• Numbness or weakness in part of the body
  • Difficulty swallowing
  • Vision loss
  • Inability to speak or understand words (difficulty with communicating or comprehension)
  • Confusion, memory loss, or poor judgment
  • Personality change and/or emotional problems

How is intracranial hemorrhage diagnosed?

Diagnosis generally includes:

  • Evaluation of physical symptoms
  • A CT scan of the brain to determine if bleeding is present
  • An MRI to more clearly reveal the cause of bleeding

Other tests may include:

  • Electrocardiogram, chest X-ray, and/or urinalysis
  • Complete vascular study, complete blood count (CBC), and/or blood studies
  • Cerebrospinal fluid exam
  • In some cases, conventional angiography may be done to identify an aneurysm or arteriovenous malformation (irregularly formed arteries or veins)

How is intracranial hemorrhage treated?

Any type of bleeding inside the skull or brain is a medical emergency. It is important to get the person to a hospital emergency room immediately to determine the cause of the bleeding and begin medical treatment.

If a stroke has occurred, the cause (bleeding or blood clot) must be determined so that the appropriate treatment can be started. Prompt medical treatment can minimize damage to the brain, thereby improving the patient's chance of recovery.

Surgery may be necessary in the following situations:

  • Hemorrhage caused by a torn artery requires immediate decompression of the brain to release pooled blood and repair damaged blood vessels. Decompression may be done through a burr hole procedure, a craniectomy incision, or a craniotomy (opening of the skull cavity).
  • Hemorrhage caused by a ruptured cerebral aneurysm requires clipping of the aneurysm through a craniotomy surgical procedure, as soon as the patient's neurological condition permits.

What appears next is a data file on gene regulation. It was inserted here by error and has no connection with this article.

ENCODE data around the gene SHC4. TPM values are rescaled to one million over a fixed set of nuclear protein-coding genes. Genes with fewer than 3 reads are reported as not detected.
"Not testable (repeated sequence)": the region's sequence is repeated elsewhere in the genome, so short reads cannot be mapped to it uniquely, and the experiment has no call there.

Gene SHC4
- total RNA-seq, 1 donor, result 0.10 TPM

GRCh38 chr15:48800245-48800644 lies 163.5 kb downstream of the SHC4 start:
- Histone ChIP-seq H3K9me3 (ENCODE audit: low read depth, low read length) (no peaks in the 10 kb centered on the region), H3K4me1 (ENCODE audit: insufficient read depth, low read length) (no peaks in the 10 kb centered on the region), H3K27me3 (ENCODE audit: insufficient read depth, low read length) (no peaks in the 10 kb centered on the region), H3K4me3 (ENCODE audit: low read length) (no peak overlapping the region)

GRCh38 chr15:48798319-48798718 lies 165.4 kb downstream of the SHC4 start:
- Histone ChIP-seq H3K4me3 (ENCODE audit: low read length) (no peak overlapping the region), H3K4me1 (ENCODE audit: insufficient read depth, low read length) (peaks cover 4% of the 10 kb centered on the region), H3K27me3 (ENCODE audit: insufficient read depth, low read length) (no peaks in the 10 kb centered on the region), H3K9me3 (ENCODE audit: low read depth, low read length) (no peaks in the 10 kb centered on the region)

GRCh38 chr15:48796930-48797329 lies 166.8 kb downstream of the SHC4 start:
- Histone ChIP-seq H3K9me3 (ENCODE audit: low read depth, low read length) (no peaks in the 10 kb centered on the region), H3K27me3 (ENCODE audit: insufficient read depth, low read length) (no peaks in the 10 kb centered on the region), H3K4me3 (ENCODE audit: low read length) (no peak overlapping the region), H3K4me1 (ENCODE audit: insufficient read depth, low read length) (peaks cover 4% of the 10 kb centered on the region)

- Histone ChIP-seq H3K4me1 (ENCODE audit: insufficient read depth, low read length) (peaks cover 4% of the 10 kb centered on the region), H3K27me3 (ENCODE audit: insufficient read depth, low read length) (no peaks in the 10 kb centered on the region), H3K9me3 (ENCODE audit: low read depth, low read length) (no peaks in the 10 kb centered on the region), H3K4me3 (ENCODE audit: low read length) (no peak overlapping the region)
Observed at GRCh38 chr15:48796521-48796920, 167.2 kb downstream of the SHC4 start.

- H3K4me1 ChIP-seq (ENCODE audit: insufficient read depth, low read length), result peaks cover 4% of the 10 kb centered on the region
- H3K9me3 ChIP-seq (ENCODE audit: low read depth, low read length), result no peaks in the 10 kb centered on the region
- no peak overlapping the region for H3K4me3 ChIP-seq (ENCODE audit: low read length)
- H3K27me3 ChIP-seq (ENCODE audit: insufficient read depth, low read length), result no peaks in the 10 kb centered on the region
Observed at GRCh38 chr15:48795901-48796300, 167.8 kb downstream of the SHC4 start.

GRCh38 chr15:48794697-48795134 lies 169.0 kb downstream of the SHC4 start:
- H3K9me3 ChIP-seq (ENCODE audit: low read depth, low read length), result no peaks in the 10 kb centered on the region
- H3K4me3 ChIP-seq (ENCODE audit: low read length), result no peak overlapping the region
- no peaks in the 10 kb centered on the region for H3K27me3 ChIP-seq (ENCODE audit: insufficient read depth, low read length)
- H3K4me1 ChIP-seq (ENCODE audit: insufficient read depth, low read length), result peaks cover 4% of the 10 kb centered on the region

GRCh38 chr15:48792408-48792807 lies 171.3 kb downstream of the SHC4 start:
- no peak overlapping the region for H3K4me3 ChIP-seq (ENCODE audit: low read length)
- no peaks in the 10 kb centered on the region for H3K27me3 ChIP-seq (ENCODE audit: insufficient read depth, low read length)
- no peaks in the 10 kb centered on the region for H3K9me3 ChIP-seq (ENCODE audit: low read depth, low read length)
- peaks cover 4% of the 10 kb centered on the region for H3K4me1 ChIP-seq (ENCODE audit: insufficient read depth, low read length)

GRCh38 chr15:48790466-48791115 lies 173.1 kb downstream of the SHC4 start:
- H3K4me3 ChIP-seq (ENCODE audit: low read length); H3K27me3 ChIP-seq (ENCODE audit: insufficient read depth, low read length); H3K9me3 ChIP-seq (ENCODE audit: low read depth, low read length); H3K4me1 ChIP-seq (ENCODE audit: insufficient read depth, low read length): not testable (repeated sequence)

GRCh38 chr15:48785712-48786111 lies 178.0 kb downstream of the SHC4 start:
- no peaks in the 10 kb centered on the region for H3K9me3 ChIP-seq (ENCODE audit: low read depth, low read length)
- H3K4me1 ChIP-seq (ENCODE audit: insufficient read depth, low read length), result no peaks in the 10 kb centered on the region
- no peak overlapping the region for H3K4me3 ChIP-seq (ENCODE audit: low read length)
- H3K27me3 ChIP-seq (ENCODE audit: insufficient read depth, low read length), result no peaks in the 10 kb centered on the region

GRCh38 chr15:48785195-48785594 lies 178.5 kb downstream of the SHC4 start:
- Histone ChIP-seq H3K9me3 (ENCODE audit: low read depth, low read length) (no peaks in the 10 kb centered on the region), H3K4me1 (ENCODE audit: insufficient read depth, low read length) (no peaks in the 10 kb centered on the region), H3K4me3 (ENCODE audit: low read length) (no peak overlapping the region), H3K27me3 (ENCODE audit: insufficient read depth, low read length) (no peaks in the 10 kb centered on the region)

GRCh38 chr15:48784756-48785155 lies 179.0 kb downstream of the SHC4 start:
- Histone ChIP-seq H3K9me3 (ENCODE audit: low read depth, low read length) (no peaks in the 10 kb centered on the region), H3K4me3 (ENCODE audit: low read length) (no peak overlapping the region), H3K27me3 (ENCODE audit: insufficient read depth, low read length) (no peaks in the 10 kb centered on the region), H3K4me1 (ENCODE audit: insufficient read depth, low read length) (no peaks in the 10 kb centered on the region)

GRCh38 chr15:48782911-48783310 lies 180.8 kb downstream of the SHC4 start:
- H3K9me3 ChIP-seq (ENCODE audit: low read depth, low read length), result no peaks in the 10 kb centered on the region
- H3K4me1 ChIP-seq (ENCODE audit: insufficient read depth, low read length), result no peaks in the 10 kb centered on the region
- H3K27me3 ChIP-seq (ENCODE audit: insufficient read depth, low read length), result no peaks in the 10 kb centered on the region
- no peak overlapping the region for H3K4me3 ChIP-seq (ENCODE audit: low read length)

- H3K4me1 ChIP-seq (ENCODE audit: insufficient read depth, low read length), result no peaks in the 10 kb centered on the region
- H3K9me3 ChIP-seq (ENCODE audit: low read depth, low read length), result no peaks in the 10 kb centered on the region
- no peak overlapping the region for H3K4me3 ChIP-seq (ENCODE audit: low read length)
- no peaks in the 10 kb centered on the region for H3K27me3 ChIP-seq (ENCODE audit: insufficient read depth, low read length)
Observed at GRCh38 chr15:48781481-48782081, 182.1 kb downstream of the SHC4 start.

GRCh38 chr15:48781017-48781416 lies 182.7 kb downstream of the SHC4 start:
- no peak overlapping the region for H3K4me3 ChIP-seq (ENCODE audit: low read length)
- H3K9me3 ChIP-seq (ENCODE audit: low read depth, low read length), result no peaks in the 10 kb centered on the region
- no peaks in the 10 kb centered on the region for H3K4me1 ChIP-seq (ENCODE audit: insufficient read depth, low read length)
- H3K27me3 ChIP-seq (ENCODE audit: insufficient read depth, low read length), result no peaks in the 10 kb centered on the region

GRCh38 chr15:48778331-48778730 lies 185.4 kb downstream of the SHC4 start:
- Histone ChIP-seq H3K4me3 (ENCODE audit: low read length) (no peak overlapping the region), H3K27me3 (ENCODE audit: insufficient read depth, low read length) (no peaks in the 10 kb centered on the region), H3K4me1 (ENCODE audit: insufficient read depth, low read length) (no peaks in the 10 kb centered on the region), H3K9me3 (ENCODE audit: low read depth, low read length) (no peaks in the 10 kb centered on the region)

Other treatments may include:

  • Anti-anxiety drugs and/or medication to control blood pressure
  • Anti-epileptic drugs for seizure control
  • Other medications necessary to control other symptoms, such as painkillers for severe headache and stool softeners to prevent constipation and straining during bowel movements
  • Nutrients and fluids as necessary. These may be given through a vein (intravenously), or a feeding tube in the stomach (gastronomy tube), especially if the patient has difficulty swallowing

What does long-term treatment include?

The goals of long-term treatment are to help the patient regain the functions necessary for daily living, as much and as soon as possible, and to prevent future intracranial hemorrhages. Rehabilitation and recovery time vary according to each individual's condition and the extent of rehabilitation possible.

Long-term rehabilitation treatment may include:

  • Physical therapy
  • Speech therapy, or alternative forms of communication
  • Occupational therapy
  • Lifestyle changes to reduce risk of another hemorrhage

What is the outlook (prognosis) for the patient following an intracranial hemorrhage, cerebral hemorrhage, or hemorrhagic stroke?

A patient who remains in a coma or has been severely paralyzed after an intracranial or cerebral hemorrhage may need long-term nursing home care.

For patients who regain consciousness after the initial episode, rehabilitative therapy may lead to substantial recovery, particularly in patients whose general health is otherwise good.

References:

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This information is provided by the Cleveland Clinic and is not intended to replace the medical advice of your doctor or health care provider. Please consult your health care provider for advice about a specific medical condition. This document was last reviewed on: 7/4/2013…#14480